Fibre crafts / Knitting / News

Is Ravelry accessible yet?

TL; DR: No. Please consider joining Silence for Ravelry Classic by not logging in on Ravelry between March 31st and April 2nd to show support for and solidarity with those who cannot use the site anymore after March 31st.

The long story

Last summer, Ravelry introduced a new website look (NuRav). I wrote about this extensively back then (see Inclusiveness includes accessibility and Disability is not a preference), but in short, the redesign caused part of the user base to experience headaches, migraines, eye strain, and even seizures. Ravelry never took accountability for this, and has been silencing any discussion about it on Ravelry and on their social media platforms. They only accepted e-mail communication about it, and judging by the lack of response, those e-mails probably went straight into the bin. Over the months, they have improved the design somewhat, but the changes have not been sufficient for the users affected.

Ravelry has added Herdwick mode, a style with less contrast but similar problems as the original Merino mode, and recently they have added a dark mode too. That dark mode is kind of weird: very high contrast, and blue (!). That will obviously not reduce eye/brain strain, and it’s not a viable replacement for Classic mode.

Until now, Classic mode (looking similar to pre-NuRav, and usable for some of the affected users) has also been available, but it’s being retired at the end of this month, without a proper alternative being in place. This leaves many crafters and designers with no other option than to stop using Ravelry altogether, or start using the theme so generously created by Evanita Montalvo (find it in her link.tree).

As March 31st comes closer, people are speaking up again on social media, using the tag #ravelryaccessibility. Evanita is organizing a silent protest: do not log in on Ravelry between March 31st and April 2nd to show solidarity with those who can no longer use the site, and to show Ravelry that the site is nothing without its users. Please consider joining us. We all want Ravelry to succeed in becoming an inclusive space.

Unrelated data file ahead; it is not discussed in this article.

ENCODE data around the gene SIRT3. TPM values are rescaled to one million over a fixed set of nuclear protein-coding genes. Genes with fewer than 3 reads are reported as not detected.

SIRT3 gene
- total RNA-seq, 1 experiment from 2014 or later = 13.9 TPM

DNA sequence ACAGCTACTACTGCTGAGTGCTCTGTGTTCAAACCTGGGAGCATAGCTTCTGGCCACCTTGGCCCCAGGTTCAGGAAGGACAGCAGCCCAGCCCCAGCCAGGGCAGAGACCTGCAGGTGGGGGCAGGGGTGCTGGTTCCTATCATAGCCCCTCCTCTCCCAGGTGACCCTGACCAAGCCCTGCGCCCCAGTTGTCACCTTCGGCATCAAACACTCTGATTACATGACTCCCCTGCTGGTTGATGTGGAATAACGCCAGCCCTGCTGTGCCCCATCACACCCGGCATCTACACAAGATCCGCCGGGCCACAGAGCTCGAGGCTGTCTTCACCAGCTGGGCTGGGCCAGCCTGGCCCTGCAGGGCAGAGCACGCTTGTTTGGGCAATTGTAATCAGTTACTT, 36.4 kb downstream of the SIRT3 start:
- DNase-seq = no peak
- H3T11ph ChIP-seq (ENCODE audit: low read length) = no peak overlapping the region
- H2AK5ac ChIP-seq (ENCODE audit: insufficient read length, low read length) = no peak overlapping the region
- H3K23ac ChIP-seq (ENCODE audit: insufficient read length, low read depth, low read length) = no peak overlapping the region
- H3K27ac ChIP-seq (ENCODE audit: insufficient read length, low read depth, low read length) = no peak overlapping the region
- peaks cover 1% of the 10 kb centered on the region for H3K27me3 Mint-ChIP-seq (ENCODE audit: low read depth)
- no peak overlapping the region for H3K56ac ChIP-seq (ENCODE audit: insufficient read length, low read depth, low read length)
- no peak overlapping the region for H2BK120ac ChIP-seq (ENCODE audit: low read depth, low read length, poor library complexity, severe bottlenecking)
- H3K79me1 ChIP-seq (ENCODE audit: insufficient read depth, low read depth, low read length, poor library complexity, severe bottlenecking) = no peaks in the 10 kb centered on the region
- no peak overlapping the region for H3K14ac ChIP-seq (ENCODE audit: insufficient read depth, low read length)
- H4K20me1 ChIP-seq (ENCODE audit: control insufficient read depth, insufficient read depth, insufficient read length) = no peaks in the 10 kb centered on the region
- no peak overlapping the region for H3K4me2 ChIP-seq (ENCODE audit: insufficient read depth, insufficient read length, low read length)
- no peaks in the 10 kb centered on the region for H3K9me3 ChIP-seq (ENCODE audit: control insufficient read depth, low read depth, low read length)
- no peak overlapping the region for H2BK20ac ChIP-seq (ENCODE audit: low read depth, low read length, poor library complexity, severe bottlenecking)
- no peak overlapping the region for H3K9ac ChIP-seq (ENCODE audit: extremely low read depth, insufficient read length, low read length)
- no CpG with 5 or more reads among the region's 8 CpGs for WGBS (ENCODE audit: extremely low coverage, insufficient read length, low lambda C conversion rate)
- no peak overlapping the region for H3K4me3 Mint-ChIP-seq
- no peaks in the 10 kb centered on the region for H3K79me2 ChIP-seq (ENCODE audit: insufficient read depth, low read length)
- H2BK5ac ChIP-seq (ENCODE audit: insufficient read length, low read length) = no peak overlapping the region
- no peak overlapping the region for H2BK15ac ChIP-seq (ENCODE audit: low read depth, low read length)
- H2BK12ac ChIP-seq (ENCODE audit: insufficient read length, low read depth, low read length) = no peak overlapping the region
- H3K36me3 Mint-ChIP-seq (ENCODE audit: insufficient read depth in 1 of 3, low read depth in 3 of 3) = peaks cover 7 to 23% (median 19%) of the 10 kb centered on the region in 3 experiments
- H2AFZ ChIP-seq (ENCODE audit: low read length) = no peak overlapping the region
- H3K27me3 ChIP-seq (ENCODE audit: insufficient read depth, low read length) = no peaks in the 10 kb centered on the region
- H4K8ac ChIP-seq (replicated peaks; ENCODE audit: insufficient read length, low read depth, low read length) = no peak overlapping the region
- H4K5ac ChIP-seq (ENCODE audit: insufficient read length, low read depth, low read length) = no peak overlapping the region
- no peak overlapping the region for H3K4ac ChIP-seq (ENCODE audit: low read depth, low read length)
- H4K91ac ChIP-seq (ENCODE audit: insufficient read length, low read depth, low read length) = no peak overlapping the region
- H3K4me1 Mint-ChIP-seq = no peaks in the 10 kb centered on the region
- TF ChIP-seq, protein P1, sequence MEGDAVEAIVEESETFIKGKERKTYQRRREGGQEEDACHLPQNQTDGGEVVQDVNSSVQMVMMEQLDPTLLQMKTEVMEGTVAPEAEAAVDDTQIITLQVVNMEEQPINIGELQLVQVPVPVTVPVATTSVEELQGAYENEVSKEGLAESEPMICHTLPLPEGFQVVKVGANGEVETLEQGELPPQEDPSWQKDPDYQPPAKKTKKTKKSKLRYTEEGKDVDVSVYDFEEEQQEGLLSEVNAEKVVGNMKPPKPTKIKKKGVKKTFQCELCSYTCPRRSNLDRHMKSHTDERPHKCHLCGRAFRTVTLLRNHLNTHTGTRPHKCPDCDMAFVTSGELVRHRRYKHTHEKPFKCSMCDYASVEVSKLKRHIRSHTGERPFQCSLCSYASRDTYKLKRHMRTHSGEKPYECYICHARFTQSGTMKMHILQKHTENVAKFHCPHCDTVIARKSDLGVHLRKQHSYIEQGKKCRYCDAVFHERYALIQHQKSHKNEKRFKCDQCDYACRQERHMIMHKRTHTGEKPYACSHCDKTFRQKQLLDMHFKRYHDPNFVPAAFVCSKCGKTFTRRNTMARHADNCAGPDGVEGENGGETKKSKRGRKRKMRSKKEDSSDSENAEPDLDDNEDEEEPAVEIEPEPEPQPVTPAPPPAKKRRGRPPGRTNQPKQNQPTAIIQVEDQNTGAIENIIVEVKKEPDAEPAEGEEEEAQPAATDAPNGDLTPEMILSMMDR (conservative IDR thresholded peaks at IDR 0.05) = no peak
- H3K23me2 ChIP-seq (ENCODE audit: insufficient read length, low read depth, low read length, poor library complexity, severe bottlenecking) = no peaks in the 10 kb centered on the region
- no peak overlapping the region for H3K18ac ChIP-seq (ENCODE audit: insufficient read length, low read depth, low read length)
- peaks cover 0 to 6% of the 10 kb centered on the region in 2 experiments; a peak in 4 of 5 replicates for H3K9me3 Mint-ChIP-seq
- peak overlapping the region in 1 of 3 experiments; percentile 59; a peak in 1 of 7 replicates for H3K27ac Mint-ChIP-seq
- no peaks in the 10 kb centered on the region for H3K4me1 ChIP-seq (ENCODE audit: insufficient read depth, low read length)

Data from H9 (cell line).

Silence for Ravelry Classic: March 31st-April 2nd

Earlier this week, the New Yorker published a disgusting article which implied that those asking Ravelry to take their disabilities into account were just as hard on Jess and Cassidy as those white supremacists that Ravelry banned back in 2019. Because hey, hate speech and racism are just as intolerable as people asking you nicely to accommodate their wish to not get a seizure or migraine when visiting your site.

To top it off, the article contained an awkward “anecdote” about George Washington forcing his wife’s slave (“Lame Pete”), who had a physical disability, to teach other slaves to knit and make them knit productively all day long so that America would not have to depend on British knit work as much. The way that this story is thrown in so casually, from the viewpoint of the American slave owner who sees this as a form of resistance to Britain, is frankly quite concerning. “Lame Pete” having a disability makes it even more sinister in the context.

The article contains some direct quotes from Jessica and Cassidy that clearly show that they do not believe the people who reported getting migraines or seizures because of NuRav. Which we already knew because of their lack of action, but seeing it in writing like this still saddens me. Jess apparently thinks that people are stressed about the pandemic and that the design change tipped them over the edge to have a seizure, because they are so passionate (good old hysteria, ugh), and Cassidy thinks that it’s all so silly compared to other things that are happening (gaslighting/whataboutism). And if they are not convinced that there is a problem, it just won’t be solved.